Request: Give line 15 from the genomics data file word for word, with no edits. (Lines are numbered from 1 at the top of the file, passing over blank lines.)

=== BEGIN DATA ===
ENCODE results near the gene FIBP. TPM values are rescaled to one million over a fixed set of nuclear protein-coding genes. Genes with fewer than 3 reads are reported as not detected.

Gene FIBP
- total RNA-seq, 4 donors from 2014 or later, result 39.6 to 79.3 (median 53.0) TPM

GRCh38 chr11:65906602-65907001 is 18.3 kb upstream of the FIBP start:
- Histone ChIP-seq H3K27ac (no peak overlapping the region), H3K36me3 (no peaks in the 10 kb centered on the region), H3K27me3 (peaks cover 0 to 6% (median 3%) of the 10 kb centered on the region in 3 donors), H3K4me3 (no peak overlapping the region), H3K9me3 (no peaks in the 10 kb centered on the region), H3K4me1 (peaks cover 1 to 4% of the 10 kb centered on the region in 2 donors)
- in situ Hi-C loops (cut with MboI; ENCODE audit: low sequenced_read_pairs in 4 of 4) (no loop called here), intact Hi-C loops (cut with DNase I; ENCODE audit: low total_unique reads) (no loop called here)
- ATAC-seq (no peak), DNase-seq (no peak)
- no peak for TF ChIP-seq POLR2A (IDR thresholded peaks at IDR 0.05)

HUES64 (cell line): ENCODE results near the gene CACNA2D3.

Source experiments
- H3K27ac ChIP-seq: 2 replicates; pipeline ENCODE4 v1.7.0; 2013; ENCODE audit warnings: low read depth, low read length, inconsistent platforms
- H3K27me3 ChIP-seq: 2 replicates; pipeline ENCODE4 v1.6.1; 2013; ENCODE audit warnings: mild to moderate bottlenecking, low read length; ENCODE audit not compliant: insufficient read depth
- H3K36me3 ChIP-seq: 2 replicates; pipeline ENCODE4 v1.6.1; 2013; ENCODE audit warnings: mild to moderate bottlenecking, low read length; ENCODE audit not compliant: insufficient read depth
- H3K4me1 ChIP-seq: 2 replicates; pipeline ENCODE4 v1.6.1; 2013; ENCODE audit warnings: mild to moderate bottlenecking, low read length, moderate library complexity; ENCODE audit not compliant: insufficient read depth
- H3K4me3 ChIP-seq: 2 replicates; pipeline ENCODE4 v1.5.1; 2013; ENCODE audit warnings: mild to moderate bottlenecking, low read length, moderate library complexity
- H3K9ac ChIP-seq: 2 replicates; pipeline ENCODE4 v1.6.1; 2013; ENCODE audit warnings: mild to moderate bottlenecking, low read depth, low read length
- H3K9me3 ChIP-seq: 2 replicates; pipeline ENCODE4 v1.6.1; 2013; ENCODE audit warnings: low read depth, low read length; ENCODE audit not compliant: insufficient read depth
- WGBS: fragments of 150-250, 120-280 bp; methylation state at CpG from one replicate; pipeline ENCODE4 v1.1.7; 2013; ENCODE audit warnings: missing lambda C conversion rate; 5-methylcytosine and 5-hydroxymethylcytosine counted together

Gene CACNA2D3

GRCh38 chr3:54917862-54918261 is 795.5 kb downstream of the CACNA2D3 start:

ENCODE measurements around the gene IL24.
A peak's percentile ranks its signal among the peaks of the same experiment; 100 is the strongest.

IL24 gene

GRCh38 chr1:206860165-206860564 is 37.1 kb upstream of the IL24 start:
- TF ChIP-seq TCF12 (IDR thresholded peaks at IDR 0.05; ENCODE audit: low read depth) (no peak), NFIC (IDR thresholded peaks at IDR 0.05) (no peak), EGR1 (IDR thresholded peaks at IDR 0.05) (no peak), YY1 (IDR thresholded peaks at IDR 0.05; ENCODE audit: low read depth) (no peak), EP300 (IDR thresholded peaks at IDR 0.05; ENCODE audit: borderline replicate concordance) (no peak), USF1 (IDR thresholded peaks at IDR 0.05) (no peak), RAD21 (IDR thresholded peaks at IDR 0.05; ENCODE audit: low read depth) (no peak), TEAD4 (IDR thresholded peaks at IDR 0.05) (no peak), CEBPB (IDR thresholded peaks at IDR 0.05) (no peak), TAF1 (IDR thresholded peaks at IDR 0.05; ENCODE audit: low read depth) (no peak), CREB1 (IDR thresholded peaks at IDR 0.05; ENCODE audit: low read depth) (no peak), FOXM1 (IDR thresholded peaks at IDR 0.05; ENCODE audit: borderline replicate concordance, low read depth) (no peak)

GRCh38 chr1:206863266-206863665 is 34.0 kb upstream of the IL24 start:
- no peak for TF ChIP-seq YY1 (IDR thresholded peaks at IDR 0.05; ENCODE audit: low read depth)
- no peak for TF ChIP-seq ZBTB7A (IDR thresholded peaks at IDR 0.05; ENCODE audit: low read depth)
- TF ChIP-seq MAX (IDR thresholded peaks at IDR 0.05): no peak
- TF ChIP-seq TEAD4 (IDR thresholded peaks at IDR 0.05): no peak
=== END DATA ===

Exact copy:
- H3K4me3 ChIP-seq: 2 replicates; pipeline ENCODE4 v1.5.1; 2013; ENCODE audit warnings: mild to moderate bottlenecking, low read length, moderate library complexity